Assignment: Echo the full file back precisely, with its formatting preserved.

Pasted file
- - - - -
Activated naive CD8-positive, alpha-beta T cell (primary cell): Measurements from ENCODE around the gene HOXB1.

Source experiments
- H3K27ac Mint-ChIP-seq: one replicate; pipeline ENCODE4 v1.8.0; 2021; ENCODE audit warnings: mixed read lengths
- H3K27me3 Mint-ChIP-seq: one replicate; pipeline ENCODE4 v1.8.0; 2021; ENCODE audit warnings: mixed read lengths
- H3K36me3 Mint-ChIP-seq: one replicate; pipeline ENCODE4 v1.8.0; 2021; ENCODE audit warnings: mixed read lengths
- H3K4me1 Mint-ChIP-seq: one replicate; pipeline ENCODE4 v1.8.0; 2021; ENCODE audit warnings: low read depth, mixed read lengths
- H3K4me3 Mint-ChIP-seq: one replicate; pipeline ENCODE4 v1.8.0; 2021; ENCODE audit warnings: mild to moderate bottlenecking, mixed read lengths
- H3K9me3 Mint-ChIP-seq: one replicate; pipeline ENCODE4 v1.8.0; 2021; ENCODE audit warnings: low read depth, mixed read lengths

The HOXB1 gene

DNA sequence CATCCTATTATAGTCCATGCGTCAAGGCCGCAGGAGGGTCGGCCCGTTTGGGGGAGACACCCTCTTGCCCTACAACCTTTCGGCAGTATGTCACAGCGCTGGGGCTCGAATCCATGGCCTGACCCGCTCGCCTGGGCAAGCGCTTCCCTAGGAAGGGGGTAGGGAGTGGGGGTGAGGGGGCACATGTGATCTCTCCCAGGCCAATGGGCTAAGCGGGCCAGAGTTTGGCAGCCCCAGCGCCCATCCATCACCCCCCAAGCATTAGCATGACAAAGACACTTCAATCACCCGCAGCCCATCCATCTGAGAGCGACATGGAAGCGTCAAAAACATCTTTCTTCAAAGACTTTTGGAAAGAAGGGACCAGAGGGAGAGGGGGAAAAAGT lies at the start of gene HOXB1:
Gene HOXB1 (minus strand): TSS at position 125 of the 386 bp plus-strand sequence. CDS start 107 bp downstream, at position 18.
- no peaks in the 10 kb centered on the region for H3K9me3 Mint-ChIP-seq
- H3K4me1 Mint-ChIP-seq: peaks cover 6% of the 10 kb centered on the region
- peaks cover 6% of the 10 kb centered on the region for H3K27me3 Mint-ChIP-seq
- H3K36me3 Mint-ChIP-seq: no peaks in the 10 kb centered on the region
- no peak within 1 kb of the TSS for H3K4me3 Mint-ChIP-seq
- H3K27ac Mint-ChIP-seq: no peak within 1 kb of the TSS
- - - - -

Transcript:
Activated naive CD8-positive, alpha-beta T cell (primary cell): Measurements from ENCODE around the gene HOXB1.

Source experiments
- H3K27ac Mint-ChIP-seq: one replicate; pipeline ENCODE4 v1.8.0; 2021; ENCODE audit warnings: mixed read lengths
- H3K27me3 Mint-ChIP-seq: one replicate; pipeline ENCODE4 v1.8.0; 2021; ENCODE audit warnings: mixed read lengths
- H3K36me3 Mint-ChIP-seq: one replicate; pipeline ENCODE4 v1.8.0; 2021; ENCODE audit warnings: mixed read lengths
- H3K4me1 Mint-ChIP-seq: one replicate; pipeline ENCODE4 v1.8.0; 2021; ENCODE audit warnings: low read depth, mixed read lengths
- H3K4me3 Mint-ChIP-seq: one replicate; pipeline ENCODE4 v1.8.0; 2021; ENCODE audit warnings: mild to moderate bottlenecking, mixed read lengths
- H3K9me3 Mint-ChIP-seq: one replicate; pipeline ENCODE4 v1.8.0; 2021; ENCODE audit warnings: low read depth, mixed read lengths

The HOXB1 gene

DNA sequence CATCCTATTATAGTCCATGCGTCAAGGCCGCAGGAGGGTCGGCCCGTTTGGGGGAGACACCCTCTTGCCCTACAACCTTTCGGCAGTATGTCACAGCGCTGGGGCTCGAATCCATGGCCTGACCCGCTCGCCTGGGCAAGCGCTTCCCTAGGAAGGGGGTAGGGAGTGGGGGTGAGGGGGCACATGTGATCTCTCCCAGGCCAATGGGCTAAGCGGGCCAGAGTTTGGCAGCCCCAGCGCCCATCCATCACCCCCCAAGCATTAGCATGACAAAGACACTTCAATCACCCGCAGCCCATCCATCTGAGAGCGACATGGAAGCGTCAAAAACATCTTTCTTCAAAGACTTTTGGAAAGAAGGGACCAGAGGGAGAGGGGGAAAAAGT lies at the start of gene HOXB1:
Gene HOXB1 (minus strand): TSS at position 125 of the 386 bp plus-strand sequence. CDS start 107 bp downstream, at position 18.
- no peaks in the 10 kb centered on the region for H3K9me3 Mint-ChIP-seq
- H3K4me1 Mint-ChIP-seq: peaks cover 6% of the 10 kb centered on the region
- peaks cover 6% of the 10 kb centered on the region for H3K27me3 Mint-ChIP-seq
- H3K36me3 Mint-ChIP-seq: no peaks in the 10 kb centered on the region
- no peak within 1 kb of the TSS for H3K4me3 Mint-ChIP-seq
- H3K27ac Mint-ChIP-seq: no peak within 1 kb of the TSS